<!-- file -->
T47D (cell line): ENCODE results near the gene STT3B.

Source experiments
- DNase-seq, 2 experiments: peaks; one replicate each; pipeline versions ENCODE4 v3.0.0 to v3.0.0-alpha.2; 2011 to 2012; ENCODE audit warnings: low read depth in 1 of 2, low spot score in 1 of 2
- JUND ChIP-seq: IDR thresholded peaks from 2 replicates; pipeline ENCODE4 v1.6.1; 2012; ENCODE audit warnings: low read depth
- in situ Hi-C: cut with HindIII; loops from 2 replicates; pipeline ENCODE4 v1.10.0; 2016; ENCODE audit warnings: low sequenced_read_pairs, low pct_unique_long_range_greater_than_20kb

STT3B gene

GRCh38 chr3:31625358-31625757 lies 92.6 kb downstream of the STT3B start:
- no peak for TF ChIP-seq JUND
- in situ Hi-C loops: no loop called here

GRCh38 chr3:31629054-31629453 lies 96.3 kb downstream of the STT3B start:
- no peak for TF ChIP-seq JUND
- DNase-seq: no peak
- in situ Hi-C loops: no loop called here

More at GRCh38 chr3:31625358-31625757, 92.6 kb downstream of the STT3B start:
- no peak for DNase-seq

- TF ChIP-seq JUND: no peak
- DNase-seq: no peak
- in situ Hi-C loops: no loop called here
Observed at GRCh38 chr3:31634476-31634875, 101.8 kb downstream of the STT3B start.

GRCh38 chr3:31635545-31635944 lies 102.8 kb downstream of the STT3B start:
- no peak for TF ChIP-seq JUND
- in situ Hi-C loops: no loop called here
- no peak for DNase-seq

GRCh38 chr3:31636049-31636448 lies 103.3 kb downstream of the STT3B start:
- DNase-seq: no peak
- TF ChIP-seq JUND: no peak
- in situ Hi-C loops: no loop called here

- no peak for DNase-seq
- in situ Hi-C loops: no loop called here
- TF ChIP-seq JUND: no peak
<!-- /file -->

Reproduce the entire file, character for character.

T47D (cell line): ENCODE results near the gene STT3B.

Source experiments
- DNase-seq, 2 experiments: peaks; one replicate each; pipeline versions ENCODE4 v3.0.0 to v3.0.0-alpha.2; 2011 to 2012; ENCODE audit warnings: low read depth in 1 of 2, low spot score in 1 of 2
- JUND ChIP-seq: IDR thresholded peaks from 2 replicates; pipeline ENCODE4 v1.6.1; 2012; ENCODE audit warnings: low read depth
- in situ Hi-C: cut with HindIII; loops from 2 replicates; pipeline ENCODE4 v1.10.0; 2016; ENCODE audit warnings: low sequenced_read_pairs, low pct_unique_long_range_greater_than_20kb

STT3B gene

GRCh38 chr3:31625358-31625757 lies 92.6 kb downstream of the STT3B start:
- no peak for TF ChIP-seq JUND
- in situ Hi-C loops: no loop called here

GRCh38 chr3:31629054-31629453 lies 96.3 kb downstream of the STT3B start:
- no peak for TF ChIP-seq JUND
- DNase-seq: no peak
- in situ Hi-C loops: no loop called here

More at GRCh38 chr3:31625358-31625757, 92.6 kb downstream of the STT3B start:
- no peak for DNase-seq

- TF ChIP-seq JUND: no peak
- DNase-seq: no peak
- in situ Hi-C loops: no loop called here
Observed at GRCh38 chr3:31634476-31634875, 101.8 kb downstream of the STT3B start.

GRCh38 chr3:31635545-31635944 lies 102.8 kb downstream of the STT3B start:
- no peak for TF ChIP-seq JUND
- in situ Hi-C loops: no loop called here
- no peak for DNase-seq

GRCh38 chr3:31636049-31636448 lies 103.3 kb downstream of the STT3B start:
- DNase-seq: no peak
- TF ChIP-seq JUND: no peak
- in situ Hi-C loops: no loop called here

- no peak for DNase-seq
- in situ Hi-C loops: no loop called here
- TF ChIP-seq JUND: no peak